DuBose: The man behind the badge
DOWN TO BUSINESS Meridian Police Chief Benny DuBose takes care of paperwork at his desk on Friday. Meridian Mayor John Robert Smith named DuBose chief of police last week, ending a months-long search to replace former Chief Gregg Lewis. Photo by Carisa McCain / The Meridian Star.
By Fredie Carmichael/staff writer
Jan. 27, 2002
Mary Perry sat in her West End Elementary classroom one weekday in 1963 and tried to persuade her shy, 8-year-old student to host a local television show.
The 30-minute program spotlighted classes at Meridian's black elementary schools; it aired on WTOK-TV. And Perry, who taught third grade, said the child was "scared to death."
The young student was Benny DuBose who became Meridian's new police chief last week.
And Perry was there again, this time as one of the five members of the Meridian City Council who voted in favor of DuBose's promotion from assistant police chief.
Perry and others including relatives, friends and fellow law officers say that DuBose's leadership qualities are firmly rooted in his quiet, determined demeanor.
Lauderdale County Sheriff Billy Sollie, who served as the city's police chief in 1993 and 1994, agreed. DuBose served as Sollie's assistant chief.
When he does speak, McCary said, people take notice.
As a child, DuBose never thought he would be a police officer. It was never a profession in which he saw himself working, he said.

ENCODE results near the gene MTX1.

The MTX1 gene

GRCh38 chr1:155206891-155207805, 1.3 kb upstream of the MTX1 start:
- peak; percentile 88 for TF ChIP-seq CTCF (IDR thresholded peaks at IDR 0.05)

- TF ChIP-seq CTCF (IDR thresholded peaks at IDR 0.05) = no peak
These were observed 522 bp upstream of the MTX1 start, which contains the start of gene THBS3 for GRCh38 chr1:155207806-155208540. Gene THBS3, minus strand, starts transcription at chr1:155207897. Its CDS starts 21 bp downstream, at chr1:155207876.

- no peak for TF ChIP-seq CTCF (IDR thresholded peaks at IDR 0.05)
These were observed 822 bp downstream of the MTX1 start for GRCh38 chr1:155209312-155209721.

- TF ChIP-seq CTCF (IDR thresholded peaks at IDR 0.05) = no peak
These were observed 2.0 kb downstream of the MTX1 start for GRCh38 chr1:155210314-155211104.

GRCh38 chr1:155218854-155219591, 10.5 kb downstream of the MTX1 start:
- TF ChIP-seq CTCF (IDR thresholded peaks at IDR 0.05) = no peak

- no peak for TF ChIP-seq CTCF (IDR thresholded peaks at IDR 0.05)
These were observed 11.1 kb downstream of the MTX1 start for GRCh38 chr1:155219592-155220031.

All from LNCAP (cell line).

When DuBose was 27, his close friend Jimmie Smith persuaded him to take a test to become an officer. Smith was a Meridian police officer for 10 years before being elected to the Lauderdale County Board of Supervisors.
After he took the test, DuBose said it was roller coaster ride from then on.
DuBose remembered his first day on the job as a patrolman for the MPD.
DuBose and Long arrested the two men in the car for possessing marijuana. Later, DuBose said, he found an automatic gun under the car seat of the man he arrested.
As DuBose has made his way through the ranks during his MPD career, Perry said she always kept track of her former student. She said she is proud of what he's accomplished.
DuBose laughed when he recalled the WTOK program he taped nearly 40 years ago. He remembered being a little hesitant when he walked into the studio.
But when the lights went on and the director counted down to air time, he said, the fear disappeared. All he remembers seeing was the boom microphone.
Perry said she knew that DuBose "would make it in whatever he wanted to do. It makes your heart feel good to watch your former students succeed like he has."